Tuesday, March 17, 2009

The Aesthetics of the Cute, Continued

About a month ago, in reaction to the bombardment of comments I was getting about how cute my infant daughter was, I posted something about the aesthetics of cuteness. The basic argument was this: to say that a baby is cute is to get it backwards, since babies are, through some deep-seated Darwinian hoodoo, the basis of our ideas of all cuteness. It's not that a baby resembles the Platonic ideal of cuteness: the infant itself is the ideal, and cuteness the shadowy refraction of that ideal. Also, I harped on a bit comparing the sublime (big, awe-inspiring, even terrifying beauty, to which we feel inferior) the beautiful proper (elegant, refined stuff) and the cute (which is non-threatening, and to which we feel superior, even protective). I'm posting the definitions again, below the asterisk in this post, in the event that anyone cares, but not enough to click on the link to the old post.

Now here's some confirmation from what are probably the world's leading experts on the cute, the folks at Disney:

In other cuteness-vs-sublime news, here's an article that demonstrates how, in cartoons, it's always the cute who triumph over the sublime (not all of the villains here are sublime, but some hint in that direction, especially numbers six, three and one in the countdown). You have to read between the lines a bit, since the good people at Cracked magazine don't really foreground aesthetic theory. But it's all there.


The Sublime (from Edmund Burke's Philosophical Inquiry into the Origin of our Ideas of the Sublime and Beautiful)

-Is vast in scale. (Ever stood at the edge of the Grand Canyon? That sort of thing).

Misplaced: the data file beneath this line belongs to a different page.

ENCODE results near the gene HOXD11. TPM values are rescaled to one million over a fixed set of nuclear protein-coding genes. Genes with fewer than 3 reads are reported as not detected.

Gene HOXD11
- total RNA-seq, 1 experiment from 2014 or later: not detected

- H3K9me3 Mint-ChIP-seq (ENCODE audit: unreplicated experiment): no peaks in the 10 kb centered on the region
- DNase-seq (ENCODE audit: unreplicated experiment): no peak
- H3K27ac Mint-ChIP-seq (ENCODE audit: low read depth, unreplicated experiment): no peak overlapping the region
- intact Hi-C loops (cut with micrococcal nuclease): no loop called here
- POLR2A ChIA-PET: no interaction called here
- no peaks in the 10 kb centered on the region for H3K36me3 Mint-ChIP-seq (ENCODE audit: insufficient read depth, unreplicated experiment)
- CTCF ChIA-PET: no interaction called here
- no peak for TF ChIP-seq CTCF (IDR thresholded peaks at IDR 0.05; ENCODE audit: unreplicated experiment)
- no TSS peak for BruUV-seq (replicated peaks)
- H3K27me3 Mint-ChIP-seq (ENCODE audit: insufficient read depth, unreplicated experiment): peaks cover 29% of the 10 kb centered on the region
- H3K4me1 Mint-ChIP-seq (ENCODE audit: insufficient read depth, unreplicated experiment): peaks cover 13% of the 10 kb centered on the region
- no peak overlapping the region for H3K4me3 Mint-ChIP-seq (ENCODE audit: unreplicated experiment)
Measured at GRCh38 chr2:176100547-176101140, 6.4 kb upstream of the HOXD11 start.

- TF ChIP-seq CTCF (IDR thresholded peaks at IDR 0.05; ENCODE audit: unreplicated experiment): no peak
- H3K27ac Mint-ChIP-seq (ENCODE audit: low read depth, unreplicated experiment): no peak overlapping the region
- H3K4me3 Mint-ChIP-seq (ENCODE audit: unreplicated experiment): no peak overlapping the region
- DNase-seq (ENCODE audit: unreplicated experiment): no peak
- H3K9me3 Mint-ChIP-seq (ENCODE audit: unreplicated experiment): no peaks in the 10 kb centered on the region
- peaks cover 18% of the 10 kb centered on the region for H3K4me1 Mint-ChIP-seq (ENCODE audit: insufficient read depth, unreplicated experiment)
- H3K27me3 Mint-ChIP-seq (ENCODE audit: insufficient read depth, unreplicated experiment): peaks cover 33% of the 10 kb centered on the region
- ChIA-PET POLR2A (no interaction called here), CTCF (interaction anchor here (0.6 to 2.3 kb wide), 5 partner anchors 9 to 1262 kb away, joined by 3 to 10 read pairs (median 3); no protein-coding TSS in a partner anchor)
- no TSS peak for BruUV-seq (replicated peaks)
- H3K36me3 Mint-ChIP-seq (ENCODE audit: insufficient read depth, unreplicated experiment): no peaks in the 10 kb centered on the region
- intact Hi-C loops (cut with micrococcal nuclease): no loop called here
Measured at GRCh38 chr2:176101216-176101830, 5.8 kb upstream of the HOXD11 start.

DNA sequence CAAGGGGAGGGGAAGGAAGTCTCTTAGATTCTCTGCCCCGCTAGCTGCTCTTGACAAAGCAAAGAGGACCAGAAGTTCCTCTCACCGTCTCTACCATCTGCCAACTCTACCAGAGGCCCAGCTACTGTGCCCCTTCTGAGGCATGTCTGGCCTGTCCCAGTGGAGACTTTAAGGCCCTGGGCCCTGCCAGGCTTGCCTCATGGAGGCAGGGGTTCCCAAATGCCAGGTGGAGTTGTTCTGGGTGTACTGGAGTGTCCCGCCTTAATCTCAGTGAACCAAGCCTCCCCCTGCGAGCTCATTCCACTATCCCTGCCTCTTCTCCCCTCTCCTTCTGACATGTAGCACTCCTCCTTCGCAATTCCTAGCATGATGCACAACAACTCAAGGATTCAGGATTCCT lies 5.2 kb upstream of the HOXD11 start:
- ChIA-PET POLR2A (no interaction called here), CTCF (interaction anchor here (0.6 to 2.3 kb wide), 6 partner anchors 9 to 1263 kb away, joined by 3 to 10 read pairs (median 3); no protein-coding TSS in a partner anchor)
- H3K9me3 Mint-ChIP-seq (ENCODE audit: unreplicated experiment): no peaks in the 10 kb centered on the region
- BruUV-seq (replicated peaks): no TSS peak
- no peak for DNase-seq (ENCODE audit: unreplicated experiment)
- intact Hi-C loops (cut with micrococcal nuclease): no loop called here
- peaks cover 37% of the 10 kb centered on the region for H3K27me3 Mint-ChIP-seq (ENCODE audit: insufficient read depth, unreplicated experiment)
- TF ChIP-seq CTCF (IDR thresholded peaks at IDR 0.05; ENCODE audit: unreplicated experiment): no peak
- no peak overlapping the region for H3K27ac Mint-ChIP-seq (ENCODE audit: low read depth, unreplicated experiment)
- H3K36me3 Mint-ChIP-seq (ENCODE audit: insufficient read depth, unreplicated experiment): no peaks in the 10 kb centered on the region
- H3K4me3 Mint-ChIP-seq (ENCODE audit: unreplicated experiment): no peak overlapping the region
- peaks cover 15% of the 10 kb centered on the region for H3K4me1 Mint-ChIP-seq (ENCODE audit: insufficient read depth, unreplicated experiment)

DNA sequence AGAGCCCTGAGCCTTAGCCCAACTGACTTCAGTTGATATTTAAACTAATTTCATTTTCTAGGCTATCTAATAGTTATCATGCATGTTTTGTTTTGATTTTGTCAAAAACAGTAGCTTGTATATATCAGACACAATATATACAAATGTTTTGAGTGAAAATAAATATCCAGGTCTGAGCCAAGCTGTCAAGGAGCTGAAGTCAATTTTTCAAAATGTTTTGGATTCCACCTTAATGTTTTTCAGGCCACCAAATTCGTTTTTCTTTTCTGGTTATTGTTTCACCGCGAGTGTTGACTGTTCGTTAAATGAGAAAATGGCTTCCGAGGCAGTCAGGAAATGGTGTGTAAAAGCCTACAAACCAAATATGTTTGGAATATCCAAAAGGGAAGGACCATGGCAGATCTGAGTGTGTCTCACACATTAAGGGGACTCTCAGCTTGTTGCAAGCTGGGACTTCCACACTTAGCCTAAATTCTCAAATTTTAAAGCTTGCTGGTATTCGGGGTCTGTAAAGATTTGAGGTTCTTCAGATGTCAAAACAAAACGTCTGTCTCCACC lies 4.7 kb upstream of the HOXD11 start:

-Appears rugged and negligent. (I think it's the idea of immense force that matters here: again, think of the Grand Canyon).
-"Loves the right line, and when it deviates it often makes a strong deviation." Think of the gravitas of Mies van der Rohe's architecture: there's no whimsy here, no Frank Gehry crazy curves.
-Is dark, gloomy, solid and massive. (Again, think Miesian school architecture. All those classic Chicago buildings in the Miesian mode are big, black, imposing things).

The Beautiful (also from Burke)

-Is comparatively small (with reference to the sublime).
-Is smooth and polished.
-"Should shun the right line, yet deviate from it insensibly" (you know, the serpentine curve and all that. The eighteenth century engraver Hogarth actually wrote a slightly nutty treatise on how the serpentine curve was the very essence of beauty).
-Is light and delicate.

If we can generalize about the difference between the sublime and the beautiful, it's that the sublime is in some sense superior to us: it is bigger than us, stronger than us, has more gravitas than we do, and embodies forces that could destroy us, if they bothered to take notice of us. The beautiful, though, we meet on more equal terms. It pleases us, without overwhelming us or trying to be ingratiating. But where would the cute fit in this scheme? On this point Burke is silent. But not me! Here's how I see it:

The Cute (my own speculation)

-Is tiny.
-Is soft and possibly a bit squishy.
-Is rounded or even pudgy, rather than elegantly curving or austerely straight.
-Is vulnerable, or at the very least non-threatening. Even perky.

It's just a step further down the continuum that led us from the sublime to the beautiful: if the sublime is superior to us, and the beautiful our relative equal, the cute is in a meaningful sense inferior to us. It is no threat to us, like the sublime: in fact, it calls out for our protection. Not awe so much as "awwww!"